Every year as Christmas, Father's Day and dad's birthday roll around, the usual list of possible presents immediately comes to mind. Does he need a new razor? Anything starting to look a little ratty in the wardrobe? How about in the garage, tool shed or basement -- has he had his eye on any new tools?
Shopping at the hardware store for new tools can reveal some pretty steep price tags, but that's usually just the beginning. One type of tool in particular, plasma cutters, can be rather expensive -- but also worth the price depending on what kind of work needs to be done.
So just what is a plasma cutter? It's a machine that makes use of plasma (matter's fourth possible state) to cut metal. At cold temperatures matter is solid, followed by liquid and then gas as its temperature rises. Add even more heat to a gas and it changes into plasma, which is by far the most common form of matter in the universe [source: Mullen]. Plasma rarely occurs naturally on the surface of the earth, but it can on occasion, in the form of lightning, for example. Plasma occurs when extremely high temperatures cause atoms to become so active and energized they start to break apart into their component particles: electrons and nuclei. This ionization process makes the plasma able to conduct electricity.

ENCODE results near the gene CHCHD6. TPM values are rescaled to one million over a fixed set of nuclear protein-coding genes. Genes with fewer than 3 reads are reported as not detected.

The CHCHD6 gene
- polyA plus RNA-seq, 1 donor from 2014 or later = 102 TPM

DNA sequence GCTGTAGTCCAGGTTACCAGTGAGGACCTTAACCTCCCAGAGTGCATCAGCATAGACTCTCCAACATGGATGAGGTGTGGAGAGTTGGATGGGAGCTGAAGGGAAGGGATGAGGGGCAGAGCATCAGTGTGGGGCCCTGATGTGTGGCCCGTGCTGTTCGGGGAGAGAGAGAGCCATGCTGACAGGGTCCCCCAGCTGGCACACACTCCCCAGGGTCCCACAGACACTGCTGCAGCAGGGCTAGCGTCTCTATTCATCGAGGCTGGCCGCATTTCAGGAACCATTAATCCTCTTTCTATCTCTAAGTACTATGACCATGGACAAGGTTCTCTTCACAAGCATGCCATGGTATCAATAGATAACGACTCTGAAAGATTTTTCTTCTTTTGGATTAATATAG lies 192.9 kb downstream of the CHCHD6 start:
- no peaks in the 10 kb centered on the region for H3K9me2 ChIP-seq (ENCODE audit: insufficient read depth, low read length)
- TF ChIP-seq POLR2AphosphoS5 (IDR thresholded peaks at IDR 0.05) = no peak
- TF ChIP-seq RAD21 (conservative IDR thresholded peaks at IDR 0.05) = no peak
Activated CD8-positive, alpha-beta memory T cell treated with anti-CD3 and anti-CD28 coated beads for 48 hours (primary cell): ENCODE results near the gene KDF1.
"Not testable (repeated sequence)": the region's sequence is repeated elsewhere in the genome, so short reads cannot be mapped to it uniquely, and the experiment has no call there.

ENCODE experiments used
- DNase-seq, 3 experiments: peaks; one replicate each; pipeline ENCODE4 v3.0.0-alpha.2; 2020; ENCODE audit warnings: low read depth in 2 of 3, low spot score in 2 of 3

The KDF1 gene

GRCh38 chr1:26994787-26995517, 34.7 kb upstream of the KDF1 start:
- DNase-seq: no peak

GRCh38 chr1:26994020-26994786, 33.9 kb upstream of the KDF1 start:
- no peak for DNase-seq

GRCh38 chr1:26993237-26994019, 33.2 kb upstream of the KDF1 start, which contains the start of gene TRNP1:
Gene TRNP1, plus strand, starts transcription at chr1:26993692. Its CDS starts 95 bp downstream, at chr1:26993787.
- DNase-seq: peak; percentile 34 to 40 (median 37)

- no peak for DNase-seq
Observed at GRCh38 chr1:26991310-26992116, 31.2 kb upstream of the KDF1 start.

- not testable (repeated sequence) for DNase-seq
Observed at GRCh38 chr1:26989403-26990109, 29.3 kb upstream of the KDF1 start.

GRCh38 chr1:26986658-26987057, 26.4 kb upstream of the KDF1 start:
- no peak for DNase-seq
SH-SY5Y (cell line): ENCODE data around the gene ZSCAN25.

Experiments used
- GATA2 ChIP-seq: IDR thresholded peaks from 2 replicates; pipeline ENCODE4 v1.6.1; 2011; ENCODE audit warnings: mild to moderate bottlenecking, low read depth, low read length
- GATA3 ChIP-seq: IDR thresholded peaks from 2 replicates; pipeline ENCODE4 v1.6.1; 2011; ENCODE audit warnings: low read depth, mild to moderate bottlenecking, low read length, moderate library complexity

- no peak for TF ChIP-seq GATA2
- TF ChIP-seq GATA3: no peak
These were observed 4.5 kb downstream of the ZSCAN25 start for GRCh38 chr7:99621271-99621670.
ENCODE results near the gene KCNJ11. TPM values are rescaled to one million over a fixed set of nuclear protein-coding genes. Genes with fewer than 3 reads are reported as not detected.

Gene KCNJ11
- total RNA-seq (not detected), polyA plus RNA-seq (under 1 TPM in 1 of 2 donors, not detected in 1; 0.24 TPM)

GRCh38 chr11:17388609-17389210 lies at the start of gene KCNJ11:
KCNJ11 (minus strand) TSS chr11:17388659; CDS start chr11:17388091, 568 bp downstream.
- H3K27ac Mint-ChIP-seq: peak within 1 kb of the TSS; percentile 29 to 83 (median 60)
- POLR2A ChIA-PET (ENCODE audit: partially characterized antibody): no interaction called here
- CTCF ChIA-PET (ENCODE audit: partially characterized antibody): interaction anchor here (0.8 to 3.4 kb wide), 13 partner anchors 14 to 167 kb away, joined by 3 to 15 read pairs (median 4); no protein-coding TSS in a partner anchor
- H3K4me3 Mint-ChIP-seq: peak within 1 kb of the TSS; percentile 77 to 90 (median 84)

Basically, plasma cutters work by creating a circuit between the power source -- a negatively charged electrode in the tip of the torch nozzle -- and the metal being cut. Pressurized gas is sent through the narrow nozzle at high speeds and is heated and ionized, turning it into plasma. This focused arc of ionized plasma conducts the electrical current to the workpiece and cuts the metal. For our purposes here, these are the basics of plasma cutting -- for more detailed information, read How Plasma Cutters Work.
While many smaller plasma cutters can be acquired for under a thousand dollars, the price of a plasma cutter system can run much, much higher. And while the sky's the limit when it comes to the most expensive of anything -- if there's someone willing to pay five million dollars for a product, there's certainly someone willing to sell it -- the plasma cutter we'll look at on the next page is definitely high on the list.
Let's check out the specs of that pricey plasma cutter.